While the pandemic has highlighted the fragility of some teams, indeed the sport itself, moving forward such measures as the budget cap give cause for optimism.
Indeed, recalling the old adage about the best way to make a small fortune from F1 is to start with a big fortune, some believe it is conceivable that in time teams will become profitable, courtesy of, among other things, the cap and the fairer distribution of prize money.
"The teams did an excellent job over the extended winter to address the fiscal nature of the sport," says Zak Brown. "Everyone knows, there was too big of a spread between first and tenth, which then plays itself out, also on track.
"If you can get a sporting franchise that is profitable, then the value of that franchise goes up significantly and so you get asset appreciation.
"I think all of our shareholders love being in Formula 1," he continued. "I don't think they're in it necessarily to turn a profit, but they're also not in it to lose substantial amounts of money, which has been the case for a lot of teams. So I think we've landed in a place where there's a path to profitability. I think that it closes the gap between first and tenth.
"That will put a better product on the track ultimately. The fans win and I think it was a good compromise because the teams that were spending north of the cap have had to make some real compromises and I think that's good because that's going to be difficult and, at the same time, I do think that we have more wealth in the sport from the teams and what some of the teams that I think were at risk of leaving were more about their frustration for being competitive than not being able to afford the sport. So I think we found a good balance and I think Formula One's going to really thrive in the future."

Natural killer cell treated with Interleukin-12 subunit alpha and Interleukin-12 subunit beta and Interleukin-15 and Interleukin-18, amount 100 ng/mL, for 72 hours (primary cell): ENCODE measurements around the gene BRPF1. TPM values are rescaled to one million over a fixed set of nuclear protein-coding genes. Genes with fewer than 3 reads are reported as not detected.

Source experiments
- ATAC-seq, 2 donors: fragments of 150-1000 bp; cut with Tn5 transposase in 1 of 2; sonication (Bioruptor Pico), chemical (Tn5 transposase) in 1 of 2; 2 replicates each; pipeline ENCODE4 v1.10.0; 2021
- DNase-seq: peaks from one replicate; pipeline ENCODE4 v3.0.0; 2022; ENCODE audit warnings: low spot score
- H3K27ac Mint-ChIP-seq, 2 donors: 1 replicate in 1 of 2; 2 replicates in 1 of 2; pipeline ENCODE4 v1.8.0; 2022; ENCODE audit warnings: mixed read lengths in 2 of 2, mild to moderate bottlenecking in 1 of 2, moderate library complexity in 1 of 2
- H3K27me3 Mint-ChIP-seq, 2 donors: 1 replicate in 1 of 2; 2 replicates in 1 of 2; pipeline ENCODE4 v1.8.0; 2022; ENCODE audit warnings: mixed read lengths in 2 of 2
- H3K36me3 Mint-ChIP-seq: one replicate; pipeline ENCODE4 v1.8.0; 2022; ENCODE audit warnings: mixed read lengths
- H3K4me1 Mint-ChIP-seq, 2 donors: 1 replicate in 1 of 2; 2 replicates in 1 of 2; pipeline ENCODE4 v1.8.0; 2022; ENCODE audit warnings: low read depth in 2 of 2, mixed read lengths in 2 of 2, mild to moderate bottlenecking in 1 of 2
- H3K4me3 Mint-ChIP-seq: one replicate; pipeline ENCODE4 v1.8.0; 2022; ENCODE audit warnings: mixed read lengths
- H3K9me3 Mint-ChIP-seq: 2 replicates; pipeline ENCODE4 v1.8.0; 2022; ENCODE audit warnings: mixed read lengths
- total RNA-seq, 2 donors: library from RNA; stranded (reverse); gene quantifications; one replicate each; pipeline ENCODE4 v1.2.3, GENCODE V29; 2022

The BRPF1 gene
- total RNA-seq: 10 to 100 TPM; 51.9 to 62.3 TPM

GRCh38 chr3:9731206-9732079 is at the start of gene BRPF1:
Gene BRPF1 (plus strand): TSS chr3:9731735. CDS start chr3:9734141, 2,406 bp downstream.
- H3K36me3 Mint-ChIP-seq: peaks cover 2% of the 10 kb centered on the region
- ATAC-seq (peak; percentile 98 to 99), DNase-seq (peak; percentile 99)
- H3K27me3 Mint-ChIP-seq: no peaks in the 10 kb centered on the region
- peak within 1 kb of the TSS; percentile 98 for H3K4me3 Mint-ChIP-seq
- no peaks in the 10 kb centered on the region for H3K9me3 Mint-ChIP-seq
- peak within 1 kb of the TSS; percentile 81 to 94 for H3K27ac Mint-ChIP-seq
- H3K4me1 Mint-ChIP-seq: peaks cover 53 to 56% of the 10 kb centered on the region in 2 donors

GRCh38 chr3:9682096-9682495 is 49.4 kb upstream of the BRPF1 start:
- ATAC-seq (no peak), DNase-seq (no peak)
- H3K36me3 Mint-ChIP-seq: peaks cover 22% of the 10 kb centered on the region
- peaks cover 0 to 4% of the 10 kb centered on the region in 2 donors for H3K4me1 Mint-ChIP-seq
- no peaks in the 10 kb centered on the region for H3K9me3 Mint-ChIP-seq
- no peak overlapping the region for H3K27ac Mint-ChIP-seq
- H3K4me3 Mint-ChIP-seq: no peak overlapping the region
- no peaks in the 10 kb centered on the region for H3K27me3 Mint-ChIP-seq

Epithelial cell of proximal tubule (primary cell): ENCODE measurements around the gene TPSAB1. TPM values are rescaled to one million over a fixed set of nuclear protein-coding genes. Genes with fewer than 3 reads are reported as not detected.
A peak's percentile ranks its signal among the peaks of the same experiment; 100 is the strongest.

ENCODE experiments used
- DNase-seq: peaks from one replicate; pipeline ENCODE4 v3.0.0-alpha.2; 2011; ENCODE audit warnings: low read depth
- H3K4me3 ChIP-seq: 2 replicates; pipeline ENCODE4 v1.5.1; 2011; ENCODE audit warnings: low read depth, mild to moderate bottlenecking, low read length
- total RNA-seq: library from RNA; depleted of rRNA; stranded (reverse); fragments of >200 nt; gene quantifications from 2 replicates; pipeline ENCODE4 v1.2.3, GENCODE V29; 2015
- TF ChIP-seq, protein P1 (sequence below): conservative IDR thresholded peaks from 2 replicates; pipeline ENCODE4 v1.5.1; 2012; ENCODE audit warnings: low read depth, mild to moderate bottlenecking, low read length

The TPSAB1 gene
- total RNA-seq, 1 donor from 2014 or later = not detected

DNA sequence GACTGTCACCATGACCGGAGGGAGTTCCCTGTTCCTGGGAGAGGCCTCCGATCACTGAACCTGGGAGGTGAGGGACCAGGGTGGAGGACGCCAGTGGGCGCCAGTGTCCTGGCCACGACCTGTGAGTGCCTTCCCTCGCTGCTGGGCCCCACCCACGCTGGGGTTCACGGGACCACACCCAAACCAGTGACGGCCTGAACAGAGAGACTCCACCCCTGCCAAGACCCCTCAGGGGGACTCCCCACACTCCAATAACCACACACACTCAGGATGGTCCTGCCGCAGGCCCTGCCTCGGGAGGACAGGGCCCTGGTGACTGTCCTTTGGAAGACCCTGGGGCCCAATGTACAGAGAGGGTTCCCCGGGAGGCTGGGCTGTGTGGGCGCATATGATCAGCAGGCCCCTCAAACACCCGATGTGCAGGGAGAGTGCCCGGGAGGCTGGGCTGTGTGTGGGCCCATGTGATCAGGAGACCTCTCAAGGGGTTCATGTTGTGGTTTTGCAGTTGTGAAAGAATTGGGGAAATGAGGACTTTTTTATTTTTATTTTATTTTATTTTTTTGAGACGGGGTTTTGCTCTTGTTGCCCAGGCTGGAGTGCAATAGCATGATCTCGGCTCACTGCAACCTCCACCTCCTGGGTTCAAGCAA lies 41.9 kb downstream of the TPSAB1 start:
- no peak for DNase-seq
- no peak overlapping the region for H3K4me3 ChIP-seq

"Our situation is a little bit different," added Toto Wolff, albeit that the shareholders of McLaren seek value on their investment but for us, Mercedes, and also speaking also for our partners, the return on investment seems to be right and Formula One is probably one of the best marketing platforms in the world.
"We're able to generate return on investment of up to twenty times the investment of Mercedes and its partners and our partners, so from a marketing standpoint it has always made sense and does make sense.
"But now there's an additional angle that is being added, but with the cost cap, as much as we would have liked it to stay on a higher level because our organisation runs smoothly and restructuring is always difficult, as Zak referred to, there will be difficulties for us in restructuring but at the same time it leads us to a situation where our P&L will completely change from a deficit - not a big deficit, but still a deficit - it will change to a profitable P&L which is very important for the long term sustainability of the sport.
"We've seen that there are team owners and shareholders in the sport that are in there for the love of the sport and for the marketing return but in order for us to really prosper you need to post a profit like any normal company out there and then more people will be interested in owning teams or with owning part of a share in the Formula 1 organisation itself because it is a solid business kit and we are - as much as it's difficult from the restructuring point of view - we are looking forward to become a profitable franchise."
"Red Bull's involvement in Formula 1... the majority reason for that is to promote its product," said Christian Horner, "because Formula One is a global platform that has viewing figures that are only exceeded by the Olympic Games and the football World Cup which only happens every four years, not every single year.
"So the work that's been done, the collective work, the compromises that were found were very positive to improve the model and the fiscal model of a Grand Prix team, so it just adds greater value for money for the shareholders, for the partners, for the sponsors.
"It gives a financial ceiling for the amount of money that a team can spend, so it allows the teams that are further down the pecking order to converge for that, certainly fiscally and potentially on track as well so it creates, certainly, a more even playing field and I think that in terms of providing value and long term security to the sport, the teams, the entrants, I think it was the right thing and responsible thing to do and I think all teams... we often differ in opinions in many areas like DAS systems... it was for the benefit of the sport to converge and come to a common understanding and compromise was found where it was needed to be."